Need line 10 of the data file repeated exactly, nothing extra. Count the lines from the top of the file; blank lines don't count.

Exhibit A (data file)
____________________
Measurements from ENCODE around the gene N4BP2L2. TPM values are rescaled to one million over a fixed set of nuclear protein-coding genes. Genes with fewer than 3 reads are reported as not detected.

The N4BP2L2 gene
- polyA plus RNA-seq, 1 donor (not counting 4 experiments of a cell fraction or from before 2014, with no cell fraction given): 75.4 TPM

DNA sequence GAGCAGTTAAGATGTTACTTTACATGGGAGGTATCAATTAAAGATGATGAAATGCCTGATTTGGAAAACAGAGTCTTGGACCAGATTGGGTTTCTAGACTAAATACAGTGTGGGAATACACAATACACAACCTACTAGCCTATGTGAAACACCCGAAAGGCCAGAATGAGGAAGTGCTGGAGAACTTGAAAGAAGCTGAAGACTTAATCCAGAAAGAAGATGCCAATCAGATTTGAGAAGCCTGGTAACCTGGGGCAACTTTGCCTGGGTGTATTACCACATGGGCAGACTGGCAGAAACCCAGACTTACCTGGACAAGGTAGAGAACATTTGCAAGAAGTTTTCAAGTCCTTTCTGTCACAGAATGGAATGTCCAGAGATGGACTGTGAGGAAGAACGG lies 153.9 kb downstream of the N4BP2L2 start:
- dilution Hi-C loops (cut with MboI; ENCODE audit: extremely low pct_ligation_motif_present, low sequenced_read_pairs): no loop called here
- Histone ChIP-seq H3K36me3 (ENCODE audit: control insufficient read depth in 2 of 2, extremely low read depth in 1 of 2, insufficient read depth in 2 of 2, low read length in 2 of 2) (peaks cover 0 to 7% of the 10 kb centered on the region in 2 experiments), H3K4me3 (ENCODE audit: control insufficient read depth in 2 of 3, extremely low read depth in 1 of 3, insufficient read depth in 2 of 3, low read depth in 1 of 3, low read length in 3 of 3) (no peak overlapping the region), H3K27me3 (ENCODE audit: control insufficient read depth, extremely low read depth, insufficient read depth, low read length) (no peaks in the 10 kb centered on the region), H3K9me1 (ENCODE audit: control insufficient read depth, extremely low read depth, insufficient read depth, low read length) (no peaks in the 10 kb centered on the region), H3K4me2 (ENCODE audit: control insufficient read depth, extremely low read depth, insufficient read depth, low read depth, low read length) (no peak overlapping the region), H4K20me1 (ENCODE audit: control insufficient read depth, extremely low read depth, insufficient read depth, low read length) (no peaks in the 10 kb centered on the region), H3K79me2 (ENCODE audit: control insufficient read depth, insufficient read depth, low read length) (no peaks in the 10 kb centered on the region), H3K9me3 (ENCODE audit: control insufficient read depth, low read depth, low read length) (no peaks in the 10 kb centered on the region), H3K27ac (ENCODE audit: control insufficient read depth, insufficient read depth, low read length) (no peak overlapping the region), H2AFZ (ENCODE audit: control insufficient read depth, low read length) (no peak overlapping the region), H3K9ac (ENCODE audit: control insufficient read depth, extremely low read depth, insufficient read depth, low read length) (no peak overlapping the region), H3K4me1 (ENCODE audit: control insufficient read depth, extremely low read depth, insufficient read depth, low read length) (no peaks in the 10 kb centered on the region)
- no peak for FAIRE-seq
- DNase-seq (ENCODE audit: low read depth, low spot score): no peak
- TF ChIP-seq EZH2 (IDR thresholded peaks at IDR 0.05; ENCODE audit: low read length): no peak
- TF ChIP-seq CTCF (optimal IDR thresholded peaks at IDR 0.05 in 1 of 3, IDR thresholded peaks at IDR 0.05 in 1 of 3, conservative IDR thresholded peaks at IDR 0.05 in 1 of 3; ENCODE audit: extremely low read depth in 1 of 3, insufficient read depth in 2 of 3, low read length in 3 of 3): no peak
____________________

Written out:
- TF ChIP-seq CTCF (optimal IDR thresholded peaks at IDR 0.05 in 1 of 3, IDR thresholded peaks at IDR 0.05 in 1 of 3, conservative IDR thresholded peaks at IDR 0.05 in 1 of 3; ENCODE audit: extremely low read depth in 1 of 3, insufficient read depth in 2 of 3, low read length in 3 of 3): no peak